But I feel this kind of an identity crisis can happen to anybody; a football player, a singer, a cricketer, for that matter it can happen to any celebrity.
In my case, I have never thought about such crises and I am least worried about such problems because I live the life of a very ordinary human being.
How do you feel when people see you only as the character you have portrayed on the screen and not as Mohanlal the real person?
It happens only that way and it can happen only that way. To them, I am Aaram Thampuran or Aadu Thoma. They call you only by the names of the characters. They do not know Mohanlal the person. Only those from your family, only those who are close to you know the real person. But then why should I share my personality with an unknown person?
Do they feel disappointed when they meet you in person because you may be totally different from the characters you portray?
They might have definitely felt disappointed. But what can I do? I can do nothing, absolutely nothing. But remember actors are not like other Kathakali artists or for that matter any artists. We live a different kind of life; we move around with a group of people protecting you all the time. Can you call this the life of an artist? But one gets used to such things after sometime.
Was the character in Vaanaprastham different from the other characters that you have portrayed so far? Did you feel more happy or satisfied or attached after finishing the work?
No, I cannot say this was different. Others may say so. Not me. I cannot say that the role was very difficult and I had to toil hard to attain perfection. Because I didn't toil hard! I treated it like all the other roles that I did earlier. Nothing less, nothing more. I don't want to lie about the efforts I made. I did it as casually as I did all the other roles. I joked with my unit as I always did. The enjoyment too also was the same.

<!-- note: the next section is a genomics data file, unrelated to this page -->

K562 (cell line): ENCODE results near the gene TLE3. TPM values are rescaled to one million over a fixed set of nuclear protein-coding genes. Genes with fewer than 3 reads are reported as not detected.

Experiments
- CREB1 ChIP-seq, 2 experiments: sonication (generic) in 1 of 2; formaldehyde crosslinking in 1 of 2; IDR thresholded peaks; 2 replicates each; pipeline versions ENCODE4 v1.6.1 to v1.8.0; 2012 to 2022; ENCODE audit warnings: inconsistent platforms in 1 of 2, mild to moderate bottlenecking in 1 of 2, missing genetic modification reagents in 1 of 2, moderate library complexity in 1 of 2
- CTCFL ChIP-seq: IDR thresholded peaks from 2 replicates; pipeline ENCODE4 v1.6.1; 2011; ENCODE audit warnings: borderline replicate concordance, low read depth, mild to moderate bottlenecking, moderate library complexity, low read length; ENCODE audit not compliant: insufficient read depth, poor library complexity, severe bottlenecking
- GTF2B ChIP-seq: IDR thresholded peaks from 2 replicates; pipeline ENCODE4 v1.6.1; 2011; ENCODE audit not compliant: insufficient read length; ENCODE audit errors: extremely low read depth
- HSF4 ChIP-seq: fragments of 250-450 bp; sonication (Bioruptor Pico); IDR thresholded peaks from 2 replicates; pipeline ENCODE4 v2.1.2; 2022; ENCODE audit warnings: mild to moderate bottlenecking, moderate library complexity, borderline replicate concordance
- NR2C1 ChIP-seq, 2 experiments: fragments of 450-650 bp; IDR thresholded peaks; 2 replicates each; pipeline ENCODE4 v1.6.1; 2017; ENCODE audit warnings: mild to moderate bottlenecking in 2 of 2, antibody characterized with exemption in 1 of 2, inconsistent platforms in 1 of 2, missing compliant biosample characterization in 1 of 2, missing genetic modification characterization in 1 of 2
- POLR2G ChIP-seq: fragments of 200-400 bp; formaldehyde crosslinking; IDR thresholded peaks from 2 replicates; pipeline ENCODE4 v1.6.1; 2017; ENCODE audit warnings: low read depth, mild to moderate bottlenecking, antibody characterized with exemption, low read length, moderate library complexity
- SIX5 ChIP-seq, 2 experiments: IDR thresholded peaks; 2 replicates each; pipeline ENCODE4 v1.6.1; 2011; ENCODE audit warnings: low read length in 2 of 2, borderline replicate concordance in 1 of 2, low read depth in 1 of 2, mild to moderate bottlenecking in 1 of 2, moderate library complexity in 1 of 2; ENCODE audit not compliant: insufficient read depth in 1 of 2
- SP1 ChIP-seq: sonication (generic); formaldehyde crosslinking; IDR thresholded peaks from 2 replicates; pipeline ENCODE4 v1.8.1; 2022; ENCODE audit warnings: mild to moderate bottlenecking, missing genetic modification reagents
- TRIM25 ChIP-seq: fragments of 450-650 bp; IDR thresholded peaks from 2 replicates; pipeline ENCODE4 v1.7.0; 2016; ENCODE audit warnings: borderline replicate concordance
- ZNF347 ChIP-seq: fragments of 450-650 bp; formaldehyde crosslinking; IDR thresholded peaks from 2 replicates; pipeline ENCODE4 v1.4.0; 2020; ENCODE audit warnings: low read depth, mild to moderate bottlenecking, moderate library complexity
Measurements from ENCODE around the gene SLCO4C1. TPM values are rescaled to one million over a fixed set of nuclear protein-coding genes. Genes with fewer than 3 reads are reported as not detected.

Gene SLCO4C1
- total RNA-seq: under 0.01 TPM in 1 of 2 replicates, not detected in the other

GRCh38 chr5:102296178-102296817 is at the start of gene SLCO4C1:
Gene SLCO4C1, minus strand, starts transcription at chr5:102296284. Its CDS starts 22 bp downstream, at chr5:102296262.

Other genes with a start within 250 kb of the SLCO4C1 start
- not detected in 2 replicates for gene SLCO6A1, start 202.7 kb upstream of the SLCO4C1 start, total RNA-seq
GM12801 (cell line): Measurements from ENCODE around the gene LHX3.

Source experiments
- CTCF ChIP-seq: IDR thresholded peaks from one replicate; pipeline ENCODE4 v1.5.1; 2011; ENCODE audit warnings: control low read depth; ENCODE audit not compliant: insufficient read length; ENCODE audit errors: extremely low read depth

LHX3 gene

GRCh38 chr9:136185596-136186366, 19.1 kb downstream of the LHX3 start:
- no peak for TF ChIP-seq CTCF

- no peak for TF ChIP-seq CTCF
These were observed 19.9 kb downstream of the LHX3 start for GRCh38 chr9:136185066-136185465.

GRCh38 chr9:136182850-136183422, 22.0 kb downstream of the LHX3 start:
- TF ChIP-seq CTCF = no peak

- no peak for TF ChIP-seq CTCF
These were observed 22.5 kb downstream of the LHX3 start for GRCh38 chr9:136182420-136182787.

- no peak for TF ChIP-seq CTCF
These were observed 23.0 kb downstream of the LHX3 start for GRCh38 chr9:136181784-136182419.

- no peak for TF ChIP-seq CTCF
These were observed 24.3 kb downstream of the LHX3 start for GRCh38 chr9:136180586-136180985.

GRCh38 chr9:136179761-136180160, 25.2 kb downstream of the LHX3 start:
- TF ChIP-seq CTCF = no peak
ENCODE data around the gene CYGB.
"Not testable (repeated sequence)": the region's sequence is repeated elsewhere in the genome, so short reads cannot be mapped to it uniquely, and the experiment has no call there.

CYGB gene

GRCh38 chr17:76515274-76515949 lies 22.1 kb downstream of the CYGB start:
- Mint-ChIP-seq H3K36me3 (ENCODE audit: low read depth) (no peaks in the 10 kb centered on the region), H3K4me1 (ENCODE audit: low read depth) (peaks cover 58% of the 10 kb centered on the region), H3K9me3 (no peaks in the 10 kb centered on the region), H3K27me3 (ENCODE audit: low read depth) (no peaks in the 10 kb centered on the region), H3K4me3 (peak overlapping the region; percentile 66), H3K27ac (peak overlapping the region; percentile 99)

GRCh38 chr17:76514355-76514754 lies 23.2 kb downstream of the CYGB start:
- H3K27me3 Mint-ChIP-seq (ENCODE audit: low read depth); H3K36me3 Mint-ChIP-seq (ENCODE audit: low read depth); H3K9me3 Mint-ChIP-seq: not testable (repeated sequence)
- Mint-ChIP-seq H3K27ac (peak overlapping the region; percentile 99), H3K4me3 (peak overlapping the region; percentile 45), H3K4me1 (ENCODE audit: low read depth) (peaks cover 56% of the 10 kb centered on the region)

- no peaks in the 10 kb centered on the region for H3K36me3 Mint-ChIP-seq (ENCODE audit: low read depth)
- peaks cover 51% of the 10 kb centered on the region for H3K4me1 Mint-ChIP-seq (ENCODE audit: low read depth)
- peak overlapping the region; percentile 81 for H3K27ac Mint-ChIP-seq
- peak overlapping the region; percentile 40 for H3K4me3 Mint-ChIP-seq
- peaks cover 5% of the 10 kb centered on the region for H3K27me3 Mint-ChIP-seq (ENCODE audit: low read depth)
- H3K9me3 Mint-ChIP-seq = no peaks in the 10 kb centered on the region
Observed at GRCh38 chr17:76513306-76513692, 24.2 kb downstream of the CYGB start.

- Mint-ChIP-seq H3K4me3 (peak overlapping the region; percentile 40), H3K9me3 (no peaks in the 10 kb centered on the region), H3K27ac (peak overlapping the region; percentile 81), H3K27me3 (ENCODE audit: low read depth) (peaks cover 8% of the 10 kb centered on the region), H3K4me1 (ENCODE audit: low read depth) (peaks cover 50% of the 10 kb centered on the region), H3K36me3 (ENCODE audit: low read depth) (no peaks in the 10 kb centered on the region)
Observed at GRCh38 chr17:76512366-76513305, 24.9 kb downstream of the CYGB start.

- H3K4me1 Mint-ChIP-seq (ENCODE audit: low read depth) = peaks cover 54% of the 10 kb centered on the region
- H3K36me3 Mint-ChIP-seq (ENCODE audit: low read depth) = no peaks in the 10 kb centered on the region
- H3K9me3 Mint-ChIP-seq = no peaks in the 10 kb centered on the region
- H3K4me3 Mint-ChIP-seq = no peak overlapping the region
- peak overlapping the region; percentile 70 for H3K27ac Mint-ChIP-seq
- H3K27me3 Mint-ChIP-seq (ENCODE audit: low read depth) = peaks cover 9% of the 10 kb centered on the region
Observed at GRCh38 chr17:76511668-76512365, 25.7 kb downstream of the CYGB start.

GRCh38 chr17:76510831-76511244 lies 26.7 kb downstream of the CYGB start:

But you look excited.
How can I tell you what my real feelings are? But tell me, will I produce a film with the intention of making a bad film? Will I act in a film with the intention of giving a bad performance? I've been thinking about this film for the last one-and-a-half years. I have invested all my earnings in this film. I didn't borrow money from anywhere. I invested all that I have in this.
Don't you feel proud that good films are made in a small state like Kerala? We made the first 3D film. The only Indian film that was selected for the competitive section of the Cannes International film festival was from Kerala and that was Shaji sir's second film Swahm. And this is the first Indian film shot in Panavision.
Somebody has to make good artistic films. Somebody has to break open the doors so that others also will follow and make good and meaningful films. I have been in the film industry for the last 20 years.
Twenty years? I can't believe it.
You have to (laughs). Yes, I have been in the industry for the last 20 years. My first shot was in 1978 when I was 18 and in college. So, is it not my moral duty to give something back to the industry, especially when I have taken so much from it? But about the film, I attribute it to destiny.
Otherwise, how would you explain all these coincidences? Pierre, a man from France, wanted to make a film called Vaanaprastham, and it came to me through Shaji. And, in the end, I became the co-producer of the film... Don't you feel all this happened due to some unknown force called destiny?
How did it happen actually?
Long back, Shaji sir, a cinematographer then, said that that we would do a film together. Several stories were discussed over these years but it happened only now. I was not the producer of Vaanaprastham earlier. The first producers backed out when they became doubtful about the monetary benefits. I do not blame them. But as an actor, I wanted to make the film. So, I told Shaji sir that I would produce the film. It was only then we started shooting.
Many people dissuaded me, asking, 'Why do you want to take a risk like this? Why do you want to produce a film like this? Why do you want to waste your money?'
I had a face a whole lot of questions. But I told them, I was producing the film for my own satisfaction. See, I was not borrowing money from anyone. I was using only my own money, what I have earned.
I hope you can understand the pride the actor in me will have, the contentment the producer in me will have, say, after 10 years. Won't it be immense? I only want that satisfaction because I know that this is a very good film.
What gives you more pride, participating in this film as an actor or producing the film?
Acting is only my profession. What gives me immense pride is the fact that I am the producer of the film. Had somebody else been the producer of the film, we would have had to make a lot of compromises. As I am the producer and since I am also acting in the film, I have tried to shape it as beautifully as possible, without any compromises.
We wanted to submit it at the Cannes festival last year itself but couldn't. Now we are working really hard so that we can submit to the committee this year.